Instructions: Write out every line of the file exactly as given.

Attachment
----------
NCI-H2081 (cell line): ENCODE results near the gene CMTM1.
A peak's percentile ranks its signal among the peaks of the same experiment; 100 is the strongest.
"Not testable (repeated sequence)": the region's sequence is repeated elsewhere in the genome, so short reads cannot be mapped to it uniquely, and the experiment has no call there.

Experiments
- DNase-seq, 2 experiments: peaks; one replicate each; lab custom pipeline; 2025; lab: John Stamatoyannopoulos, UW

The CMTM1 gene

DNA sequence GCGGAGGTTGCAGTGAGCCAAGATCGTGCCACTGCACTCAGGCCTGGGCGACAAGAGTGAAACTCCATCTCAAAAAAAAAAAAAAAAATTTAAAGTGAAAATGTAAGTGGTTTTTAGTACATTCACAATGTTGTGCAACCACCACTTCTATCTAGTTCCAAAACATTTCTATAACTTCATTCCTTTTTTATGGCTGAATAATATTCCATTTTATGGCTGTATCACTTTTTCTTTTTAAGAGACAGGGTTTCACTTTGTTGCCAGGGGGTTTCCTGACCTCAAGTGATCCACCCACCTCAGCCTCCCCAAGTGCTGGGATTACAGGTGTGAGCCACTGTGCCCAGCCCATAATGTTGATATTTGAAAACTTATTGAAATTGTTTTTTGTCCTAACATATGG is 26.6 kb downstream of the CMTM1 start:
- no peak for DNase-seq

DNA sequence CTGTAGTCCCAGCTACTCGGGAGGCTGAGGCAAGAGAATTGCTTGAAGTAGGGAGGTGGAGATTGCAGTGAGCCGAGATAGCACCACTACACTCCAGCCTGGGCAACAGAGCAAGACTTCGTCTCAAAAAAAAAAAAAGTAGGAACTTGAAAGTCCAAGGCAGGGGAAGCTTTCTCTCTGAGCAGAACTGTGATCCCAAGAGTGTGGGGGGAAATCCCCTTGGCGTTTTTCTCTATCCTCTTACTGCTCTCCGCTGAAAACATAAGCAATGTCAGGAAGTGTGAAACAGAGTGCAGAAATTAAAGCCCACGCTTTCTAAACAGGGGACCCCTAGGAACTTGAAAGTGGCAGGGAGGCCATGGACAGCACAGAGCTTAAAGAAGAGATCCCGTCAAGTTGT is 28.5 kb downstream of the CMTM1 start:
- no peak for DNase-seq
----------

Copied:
NCI-H2081 (cell line): ENCODE results near the gene CMTM1.
A peak's percentile ranks its signal among the peaks of the same experiment; 100 is the strongest.
"Not testable (repeated sequence)": the region's sequence is repeated elsewhere in the genome, so short reads cannot be mapped to it uniquely, and the experiment has no call there.

Experiments
- DNase-seq, 2 experiments: peaks; one replicate each; lab custom pipeline; 2025; lab: John Stamatoyannopoulos, UW

The CMTM1 gene

DNA sequence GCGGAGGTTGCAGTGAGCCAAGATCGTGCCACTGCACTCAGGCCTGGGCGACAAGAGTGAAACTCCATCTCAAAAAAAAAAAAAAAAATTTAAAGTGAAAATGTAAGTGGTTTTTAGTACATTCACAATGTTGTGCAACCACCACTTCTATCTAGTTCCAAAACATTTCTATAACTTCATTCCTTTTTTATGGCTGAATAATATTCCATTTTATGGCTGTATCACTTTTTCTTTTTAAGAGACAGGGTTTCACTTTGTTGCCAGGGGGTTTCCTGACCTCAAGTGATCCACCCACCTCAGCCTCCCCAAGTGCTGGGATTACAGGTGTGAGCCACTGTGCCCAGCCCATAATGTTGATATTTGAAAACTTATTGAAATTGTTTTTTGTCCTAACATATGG is 26.6 kb downstream of the CMTM1 start:
- no peak for DNase-seq

DNA sequence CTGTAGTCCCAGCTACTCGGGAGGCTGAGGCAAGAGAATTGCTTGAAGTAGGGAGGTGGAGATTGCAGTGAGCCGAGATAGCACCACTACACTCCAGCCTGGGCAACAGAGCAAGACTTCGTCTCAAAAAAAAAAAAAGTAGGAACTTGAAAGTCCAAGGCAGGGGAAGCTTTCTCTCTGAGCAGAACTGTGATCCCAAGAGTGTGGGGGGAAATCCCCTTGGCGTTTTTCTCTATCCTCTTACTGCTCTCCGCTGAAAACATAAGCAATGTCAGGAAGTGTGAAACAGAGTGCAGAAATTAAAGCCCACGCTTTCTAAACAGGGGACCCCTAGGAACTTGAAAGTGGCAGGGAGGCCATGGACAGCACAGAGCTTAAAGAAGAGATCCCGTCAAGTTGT is 28.5 kb downstream of the CMTM1 start:
- no peak for DNase-seq